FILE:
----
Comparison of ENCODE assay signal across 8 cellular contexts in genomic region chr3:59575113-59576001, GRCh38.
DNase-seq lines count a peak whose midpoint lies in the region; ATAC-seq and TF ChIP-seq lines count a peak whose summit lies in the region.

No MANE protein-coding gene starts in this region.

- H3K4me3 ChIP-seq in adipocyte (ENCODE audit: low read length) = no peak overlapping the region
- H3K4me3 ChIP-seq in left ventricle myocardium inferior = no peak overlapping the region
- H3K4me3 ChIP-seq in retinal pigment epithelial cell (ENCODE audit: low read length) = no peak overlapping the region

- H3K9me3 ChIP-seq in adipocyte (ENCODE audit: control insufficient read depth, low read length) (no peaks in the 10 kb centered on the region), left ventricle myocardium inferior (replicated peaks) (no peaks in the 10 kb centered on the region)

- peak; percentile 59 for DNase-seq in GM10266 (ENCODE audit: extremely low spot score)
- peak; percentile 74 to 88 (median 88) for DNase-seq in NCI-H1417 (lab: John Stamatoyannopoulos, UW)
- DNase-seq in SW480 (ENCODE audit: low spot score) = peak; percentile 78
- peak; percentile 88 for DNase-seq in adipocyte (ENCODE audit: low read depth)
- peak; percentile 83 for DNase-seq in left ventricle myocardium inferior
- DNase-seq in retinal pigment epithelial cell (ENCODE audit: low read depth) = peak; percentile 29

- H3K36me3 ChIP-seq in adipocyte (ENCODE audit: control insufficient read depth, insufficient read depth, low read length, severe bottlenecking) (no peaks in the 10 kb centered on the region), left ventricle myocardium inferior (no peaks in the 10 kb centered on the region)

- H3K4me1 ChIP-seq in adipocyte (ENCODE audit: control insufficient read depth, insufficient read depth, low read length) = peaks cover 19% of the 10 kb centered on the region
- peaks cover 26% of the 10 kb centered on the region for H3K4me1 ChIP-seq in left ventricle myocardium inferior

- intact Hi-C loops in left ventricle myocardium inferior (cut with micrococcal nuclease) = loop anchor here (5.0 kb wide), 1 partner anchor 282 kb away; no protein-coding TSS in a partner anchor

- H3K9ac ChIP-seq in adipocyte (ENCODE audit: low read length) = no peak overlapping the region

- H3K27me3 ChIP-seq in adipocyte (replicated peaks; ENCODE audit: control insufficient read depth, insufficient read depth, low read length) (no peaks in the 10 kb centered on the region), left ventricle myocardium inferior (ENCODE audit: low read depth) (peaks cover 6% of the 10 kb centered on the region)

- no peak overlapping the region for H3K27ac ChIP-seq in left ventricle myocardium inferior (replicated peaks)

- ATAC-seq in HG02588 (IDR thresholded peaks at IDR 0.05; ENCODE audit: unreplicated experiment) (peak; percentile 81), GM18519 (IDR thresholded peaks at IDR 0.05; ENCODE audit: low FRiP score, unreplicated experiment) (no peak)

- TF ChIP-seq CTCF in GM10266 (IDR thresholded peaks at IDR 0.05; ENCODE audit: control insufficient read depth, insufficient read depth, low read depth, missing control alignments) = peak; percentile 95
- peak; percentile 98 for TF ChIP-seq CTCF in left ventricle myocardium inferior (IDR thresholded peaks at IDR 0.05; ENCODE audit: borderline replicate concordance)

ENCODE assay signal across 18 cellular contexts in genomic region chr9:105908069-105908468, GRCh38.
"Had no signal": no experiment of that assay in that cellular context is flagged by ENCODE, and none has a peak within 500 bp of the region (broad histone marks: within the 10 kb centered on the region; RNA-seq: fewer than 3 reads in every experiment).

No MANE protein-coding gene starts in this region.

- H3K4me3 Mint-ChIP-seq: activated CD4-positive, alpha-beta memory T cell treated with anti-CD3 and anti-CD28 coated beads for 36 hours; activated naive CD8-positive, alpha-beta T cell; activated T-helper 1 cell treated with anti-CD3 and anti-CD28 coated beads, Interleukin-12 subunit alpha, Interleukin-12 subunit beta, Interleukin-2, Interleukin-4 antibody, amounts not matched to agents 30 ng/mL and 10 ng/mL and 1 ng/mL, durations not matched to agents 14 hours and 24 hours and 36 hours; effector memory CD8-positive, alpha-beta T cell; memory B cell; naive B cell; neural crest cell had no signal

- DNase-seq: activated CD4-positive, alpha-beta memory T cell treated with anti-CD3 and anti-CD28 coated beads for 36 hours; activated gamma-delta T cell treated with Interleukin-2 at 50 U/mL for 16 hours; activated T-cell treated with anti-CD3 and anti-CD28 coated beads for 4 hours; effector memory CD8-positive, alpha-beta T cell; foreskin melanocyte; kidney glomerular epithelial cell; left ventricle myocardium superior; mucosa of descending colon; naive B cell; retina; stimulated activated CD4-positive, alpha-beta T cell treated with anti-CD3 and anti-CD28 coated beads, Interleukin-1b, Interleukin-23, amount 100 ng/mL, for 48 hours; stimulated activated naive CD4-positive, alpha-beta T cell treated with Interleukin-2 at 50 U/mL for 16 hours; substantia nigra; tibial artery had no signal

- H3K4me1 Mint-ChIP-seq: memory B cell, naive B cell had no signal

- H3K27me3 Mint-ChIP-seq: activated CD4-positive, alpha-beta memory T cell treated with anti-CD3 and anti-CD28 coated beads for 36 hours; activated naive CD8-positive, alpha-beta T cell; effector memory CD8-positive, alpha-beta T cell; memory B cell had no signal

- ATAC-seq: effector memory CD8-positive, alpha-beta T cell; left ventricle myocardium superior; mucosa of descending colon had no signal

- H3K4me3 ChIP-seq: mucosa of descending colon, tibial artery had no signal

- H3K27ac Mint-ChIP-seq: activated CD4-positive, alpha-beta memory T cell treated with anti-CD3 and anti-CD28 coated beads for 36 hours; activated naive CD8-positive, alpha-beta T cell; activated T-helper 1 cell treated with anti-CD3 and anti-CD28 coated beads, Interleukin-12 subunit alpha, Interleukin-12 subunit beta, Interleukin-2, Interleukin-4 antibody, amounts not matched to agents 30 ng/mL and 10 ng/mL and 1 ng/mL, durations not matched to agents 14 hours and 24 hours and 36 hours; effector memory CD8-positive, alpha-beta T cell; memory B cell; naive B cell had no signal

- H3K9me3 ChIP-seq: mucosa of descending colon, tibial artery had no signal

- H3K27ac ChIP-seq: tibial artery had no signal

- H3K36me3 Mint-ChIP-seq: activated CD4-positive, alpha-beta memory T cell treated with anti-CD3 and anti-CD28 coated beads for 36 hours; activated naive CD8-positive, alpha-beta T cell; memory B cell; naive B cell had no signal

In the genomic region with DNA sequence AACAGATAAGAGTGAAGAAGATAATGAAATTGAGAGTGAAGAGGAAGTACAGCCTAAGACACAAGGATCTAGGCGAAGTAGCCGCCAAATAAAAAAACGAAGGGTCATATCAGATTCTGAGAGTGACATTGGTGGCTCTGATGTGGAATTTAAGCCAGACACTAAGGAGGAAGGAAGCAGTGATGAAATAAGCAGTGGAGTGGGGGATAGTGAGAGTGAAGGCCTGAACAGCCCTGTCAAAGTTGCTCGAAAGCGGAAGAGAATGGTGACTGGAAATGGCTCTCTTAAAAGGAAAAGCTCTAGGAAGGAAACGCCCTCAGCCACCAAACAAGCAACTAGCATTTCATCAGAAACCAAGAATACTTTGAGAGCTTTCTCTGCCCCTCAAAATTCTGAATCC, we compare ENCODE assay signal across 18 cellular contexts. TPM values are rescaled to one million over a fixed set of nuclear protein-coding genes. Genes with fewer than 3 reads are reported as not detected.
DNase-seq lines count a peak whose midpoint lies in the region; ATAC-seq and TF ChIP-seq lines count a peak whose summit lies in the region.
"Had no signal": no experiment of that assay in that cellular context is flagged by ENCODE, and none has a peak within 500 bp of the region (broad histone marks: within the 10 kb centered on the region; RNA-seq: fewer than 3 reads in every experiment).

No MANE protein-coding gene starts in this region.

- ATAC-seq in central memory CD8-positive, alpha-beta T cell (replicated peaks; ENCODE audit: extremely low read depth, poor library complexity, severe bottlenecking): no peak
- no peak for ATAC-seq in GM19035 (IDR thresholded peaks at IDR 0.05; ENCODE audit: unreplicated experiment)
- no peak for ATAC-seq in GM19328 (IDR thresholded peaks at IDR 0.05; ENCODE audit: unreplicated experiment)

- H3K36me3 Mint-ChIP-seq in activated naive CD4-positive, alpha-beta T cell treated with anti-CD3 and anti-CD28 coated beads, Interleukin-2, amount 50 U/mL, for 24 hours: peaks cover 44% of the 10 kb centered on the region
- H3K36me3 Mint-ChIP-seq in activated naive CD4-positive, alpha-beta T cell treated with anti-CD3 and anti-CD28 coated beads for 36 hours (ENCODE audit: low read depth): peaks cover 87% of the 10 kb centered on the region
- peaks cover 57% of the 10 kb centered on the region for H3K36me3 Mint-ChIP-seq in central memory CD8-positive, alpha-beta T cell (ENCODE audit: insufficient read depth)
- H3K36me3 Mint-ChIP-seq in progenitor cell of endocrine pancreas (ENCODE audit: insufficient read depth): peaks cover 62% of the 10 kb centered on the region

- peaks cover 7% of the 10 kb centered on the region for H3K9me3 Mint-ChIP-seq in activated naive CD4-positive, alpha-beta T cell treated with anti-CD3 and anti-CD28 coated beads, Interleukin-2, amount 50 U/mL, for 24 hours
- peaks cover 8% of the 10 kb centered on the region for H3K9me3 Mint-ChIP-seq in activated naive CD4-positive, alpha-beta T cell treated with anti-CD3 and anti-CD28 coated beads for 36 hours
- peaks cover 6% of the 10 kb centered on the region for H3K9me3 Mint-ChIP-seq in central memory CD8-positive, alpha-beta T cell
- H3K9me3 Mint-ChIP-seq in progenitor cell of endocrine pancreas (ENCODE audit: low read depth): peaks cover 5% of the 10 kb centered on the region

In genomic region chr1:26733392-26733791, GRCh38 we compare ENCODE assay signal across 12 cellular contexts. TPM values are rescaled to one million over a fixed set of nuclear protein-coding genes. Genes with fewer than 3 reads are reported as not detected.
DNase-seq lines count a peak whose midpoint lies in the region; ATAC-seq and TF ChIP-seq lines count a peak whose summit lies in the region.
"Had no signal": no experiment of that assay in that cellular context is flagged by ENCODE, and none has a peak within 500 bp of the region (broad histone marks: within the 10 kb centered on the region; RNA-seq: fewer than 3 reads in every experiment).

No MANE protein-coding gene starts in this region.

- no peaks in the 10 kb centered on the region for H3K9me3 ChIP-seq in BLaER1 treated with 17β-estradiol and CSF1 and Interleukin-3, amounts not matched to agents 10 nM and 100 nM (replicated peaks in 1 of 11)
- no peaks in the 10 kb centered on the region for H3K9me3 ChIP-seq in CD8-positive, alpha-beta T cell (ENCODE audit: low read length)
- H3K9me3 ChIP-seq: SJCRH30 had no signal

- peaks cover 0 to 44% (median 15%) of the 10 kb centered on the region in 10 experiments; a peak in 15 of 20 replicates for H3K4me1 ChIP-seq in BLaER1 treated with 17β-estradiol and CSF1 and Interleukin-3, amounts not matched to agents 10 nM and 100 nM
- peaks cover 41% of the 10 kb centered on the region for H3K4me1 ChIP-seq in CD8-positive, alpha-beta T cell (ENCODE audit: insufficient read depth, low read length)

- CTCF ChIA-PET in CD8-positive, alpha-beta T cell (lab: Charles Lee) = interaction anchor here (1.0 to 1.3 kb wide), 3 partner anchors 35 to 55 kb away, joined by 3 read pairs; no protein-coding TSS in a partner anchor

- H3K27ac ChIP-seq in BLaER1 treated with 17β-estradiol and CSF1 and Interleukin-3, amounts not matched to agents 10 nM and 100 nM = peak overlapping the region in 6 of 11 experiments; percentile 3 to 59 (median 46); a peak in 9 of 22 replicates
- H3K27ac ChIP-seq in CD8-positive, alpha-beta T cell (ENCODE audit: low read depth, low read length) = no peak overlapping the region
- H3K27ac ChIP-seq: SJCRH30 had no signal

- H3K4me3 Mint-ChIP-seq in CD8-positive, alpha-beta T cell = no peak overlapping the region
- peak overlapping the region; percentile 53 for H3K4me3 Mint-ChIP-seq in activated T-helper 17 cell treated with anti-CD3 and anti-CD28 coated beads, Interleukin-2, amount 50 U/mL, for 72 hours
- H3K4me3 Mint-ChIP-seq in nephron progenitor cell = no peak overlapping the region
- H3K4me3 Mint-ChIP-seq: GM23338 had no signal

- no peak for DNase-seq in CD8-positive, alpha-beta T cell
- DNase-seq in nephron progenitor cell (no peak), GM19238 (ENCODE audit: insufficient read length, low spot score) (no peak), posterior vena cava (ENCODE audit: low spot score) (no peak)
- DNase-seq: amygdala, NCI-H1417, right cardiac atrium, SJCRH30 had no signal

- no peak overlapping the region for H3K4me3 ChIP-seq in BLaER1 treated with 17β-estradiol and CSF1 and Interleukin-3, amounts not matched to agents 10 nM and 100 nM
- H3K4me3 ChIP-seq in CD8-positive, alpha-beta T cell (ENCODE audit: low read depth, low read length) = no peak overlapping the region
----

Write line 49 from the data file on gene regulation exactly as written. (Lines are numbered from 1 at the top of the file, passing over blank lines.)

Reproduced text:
- peaks cover 8% of the 10 kb centered on the region for H3K9me3 Mint-ChIP-seq in activated naive CD4-positive, alpha-beta T cell treated with anti-CD3 and anti-CD28 coated beads for 36 hours